Auctioneer cared for PA who stole R1m ‘like a god’
ELDERLY auctioneer Julius Buchinsky looked after his personal assistant “like a god”, his wife Alma told the Bellville Specialised Commercial Crime court yesterday.
Alma Buchinsky, 76, was testifying for the State in the presentencing proceedings of Najwa Taliep, who was Buchinsky’s personal assistant for 13 years.
Taliep, who had pleaded guilty to 631 counts of fraud involving R961 081, is to be sentenced by magistrate Abrina Sonnenberg.
Questioned by prosecutor Zama Matayi, Buchinsky’s wife told the court that the embezzlement, between January 2008 and December 2010, led to severe cash flow problems for the business.
At the time, Buchinsky, now 83, did not know the cause of the cash flow problems, said Alma who was testifying in aggravation of sentence.
His wife told the court: “My husband’s cash flow problems got worse and worse, until he decided to sell out to Leno De Villiers in 2009.”
She said Taliep continued to work for the Julius Buchinsky Organisation, as personal secretary to De Villiers, while Buchinsky himself focused on a new business he had started.
The prosecutor asked how the embezzlement affected her husband.
“He couldn't believe that Taliep had done this to him. He looked after her like a god. For a long time he was low and didn’t want to see people, but he eventually managed to get over it,” she said.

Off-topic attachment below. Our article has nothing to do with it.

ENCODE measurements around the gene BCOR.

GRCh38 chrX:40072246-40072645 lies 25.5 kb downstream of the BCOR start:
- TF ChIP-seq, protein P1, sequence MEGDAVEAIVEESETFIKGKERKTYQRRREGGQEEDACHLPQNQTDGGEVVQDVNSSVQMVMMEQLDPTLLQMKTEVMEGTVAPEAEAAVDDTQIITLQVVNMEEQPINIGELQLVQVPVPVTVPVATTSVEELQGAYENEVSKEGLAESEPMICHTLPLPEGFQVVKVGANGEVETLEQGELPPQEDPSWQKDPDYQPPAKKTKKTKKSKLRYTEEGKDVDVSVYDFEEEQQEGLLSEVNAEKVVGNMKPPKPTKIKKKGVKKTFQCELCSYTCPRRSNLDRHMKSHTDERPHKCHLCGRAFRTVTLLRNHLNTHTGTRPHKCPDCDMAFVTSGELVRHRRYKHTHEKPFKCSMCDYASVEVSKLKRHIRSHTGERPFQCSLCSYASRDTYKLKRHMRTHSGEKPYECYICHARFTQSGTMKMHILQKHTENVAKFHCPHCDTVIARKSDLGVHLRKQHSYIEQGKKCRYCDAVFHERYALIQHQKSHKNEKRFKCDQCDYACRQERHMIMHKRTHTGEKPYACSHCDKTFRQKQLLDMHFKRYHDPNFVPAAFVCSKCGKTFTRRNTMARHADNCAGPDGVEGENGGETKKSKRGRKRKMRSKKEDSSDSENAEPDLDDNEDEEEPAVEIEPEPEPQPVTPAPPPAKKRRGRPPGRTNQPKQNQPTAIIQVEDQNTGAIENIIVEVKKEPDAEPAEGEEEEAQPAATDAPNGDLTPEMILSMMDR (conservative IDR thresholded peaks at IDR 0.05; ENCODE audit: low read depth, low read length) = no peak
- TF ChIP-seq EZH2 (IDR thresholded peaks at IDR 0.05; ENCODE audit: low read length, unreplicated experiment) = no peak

She said Buchinsky’s new business, Jay Bee Executive Card, focused on giving shoppers discounts, but was making slow progress.
“My husband’s drop in income, to about R12 000 per month, was tremendous.”
She said: “I don’t know how much he made from auctioneering, but he earned commissions.”
She added that Buchinsky knew nothing about banking, and had left it all to Taliep.
Legal Aid attorney Hayley Lawrence for Taliep told the court the defence disputed both the severity of the misappropriation, and that it caused the cash flow problems.
“My husband wanted to get rid of the business because it wasn’t making money anymore,” Alma said. She had had to lend him money to run the auctioneering business during the cash flow crisis.
Buchinsky offered the business to De Villiers, and had encouraged him to take it over.
De Villiers bought the business because he knew the Buchinsky name was strong, she said.
She told the court her husband had cancer and could not attend the court proceedings because his ill health prevented him from driving.
Asked about her own financial strength, she said she had inherited from her father.
Taliep had two personal bank accounts with FNB, and fraudulently transferred amounts totalling R961 081 into her own bank accounts, from accounts in the names of Julius Buchinsky Organisation, SA Sale Promotions and Julius Buchinsky.
To cover her tracks, she reflected these fraudulent transfers as payments to the Buchinsky clients or as day-today expenses.
Testimony in mitigation of sentence will be led next week.– Sapa